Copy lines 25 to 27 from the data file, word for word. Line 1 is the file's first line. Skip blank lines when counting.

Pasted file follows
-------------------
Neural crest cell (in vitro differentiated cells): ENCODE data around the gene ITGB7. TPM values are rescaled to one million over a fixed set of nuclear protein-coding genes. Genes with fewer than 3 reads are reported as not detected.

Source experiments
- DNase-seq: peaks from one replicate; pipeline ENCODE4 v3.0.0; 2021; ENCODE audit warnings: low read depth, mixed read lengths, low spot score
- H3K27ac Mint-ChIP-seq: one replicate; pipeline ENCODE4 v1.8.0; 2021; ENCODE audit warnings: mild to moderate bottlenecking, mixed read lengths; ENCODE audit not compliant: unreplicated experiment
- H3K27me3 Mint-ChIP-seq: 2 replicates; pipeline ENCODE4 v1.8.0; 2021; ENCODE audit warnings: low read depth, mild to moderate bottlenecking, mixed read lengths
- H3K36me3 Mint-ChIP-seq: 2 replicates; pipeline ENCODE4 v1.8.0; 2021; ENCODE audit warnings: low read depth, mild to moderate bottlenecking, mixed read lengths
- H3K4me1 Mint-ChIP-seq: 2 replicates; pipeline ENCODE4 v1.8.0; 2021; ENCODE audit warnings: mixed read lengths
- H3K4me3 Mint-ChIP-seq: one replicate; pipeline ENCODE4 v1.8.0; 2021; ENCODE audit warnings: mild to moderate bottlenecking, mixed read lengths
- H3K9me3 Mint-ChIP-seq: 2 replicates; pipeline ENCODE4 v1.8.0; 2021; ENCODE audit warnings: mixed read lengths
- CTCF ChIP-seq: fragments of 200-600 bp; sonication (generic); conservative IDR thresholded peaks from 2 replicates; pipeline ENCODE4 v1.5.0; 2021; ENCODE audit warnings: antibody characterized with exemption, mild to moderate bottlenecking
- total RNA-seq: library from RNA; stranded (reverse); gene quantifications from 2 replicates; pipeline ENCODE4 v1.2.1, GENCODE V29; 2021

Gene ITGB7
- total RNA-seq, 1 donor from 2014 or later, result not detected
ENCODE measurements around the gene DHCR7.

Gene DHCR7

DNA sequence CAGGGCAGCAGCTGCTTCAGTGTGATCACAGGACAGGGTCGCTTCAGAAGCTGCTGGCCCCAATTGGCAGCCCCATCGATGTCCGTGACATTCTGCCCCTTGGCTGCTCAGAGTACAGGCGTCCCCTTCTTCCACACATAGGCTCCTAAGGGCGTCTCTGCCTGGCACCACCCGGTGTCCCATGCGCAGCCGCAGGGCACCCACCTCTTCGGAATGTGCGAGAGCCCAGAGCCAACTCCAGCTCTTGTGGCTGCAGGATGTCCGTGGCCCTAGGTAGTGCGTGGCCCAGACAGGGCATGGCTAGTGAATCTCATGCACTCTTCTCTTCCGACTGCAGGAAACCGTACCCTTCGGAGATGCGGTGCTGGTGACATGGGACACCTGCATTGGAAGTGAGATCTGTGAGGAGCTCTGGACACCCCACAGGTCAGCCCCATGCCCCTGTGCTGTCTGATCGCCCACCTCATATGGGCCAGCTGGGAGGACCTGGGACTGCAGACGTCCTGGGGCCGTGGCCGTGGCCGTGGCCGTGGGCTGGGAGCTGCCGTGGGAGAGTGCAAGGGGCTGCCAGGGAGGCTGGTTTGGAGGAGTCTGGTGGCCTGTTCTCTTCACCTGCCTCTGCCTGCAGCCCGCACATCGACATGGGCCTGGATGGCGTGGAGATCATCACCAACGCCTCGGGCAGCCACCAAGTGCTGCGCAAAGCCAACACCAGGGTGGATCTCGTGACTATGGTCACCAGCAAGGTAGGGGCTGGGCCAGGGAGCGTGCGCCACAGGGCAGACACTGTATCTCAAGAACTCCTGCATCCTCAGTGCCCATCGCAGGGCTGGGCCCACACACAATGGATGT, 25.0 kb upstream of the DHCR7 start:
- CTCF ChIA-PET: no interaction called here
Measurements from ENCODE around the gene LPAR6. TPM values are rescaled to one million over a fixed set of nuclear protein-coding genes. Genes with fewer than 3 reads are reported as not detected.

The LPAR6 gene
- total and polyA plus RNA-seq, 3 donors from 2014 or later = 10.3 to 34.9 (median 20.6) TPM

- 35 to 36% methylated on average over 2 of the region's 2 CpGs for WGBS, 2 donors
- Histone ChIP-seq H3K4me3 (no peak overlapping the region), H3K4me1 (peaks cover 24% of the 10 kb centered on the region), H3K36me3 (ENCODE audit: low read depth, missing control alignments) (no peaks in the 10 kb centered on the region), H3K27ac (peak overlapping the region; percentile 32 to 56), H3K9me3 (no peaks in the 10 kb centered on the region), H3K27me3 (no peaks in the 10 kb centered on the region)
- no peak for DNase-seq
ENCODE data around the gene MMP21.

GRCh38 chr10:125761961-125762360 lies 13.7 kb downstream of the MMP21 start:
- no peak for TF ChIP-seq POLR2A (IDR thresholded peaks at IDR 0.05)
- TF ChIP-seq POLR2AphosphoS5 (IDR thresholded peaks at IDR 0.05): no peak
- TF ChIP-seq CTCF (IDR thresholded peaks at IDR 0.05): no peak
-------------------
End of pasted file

GRCh38 chr10:125761961-125762360 lies 13.7 kb downstream of the MMP21 start:
- no peak for TF ChIP-seq POLR2A (IDR thresholded peaks at IDR 0.05)
- TF ChIP-seq POLR2AphosphoS5 (IDR thresholded peaks at IDR 0.05): no peak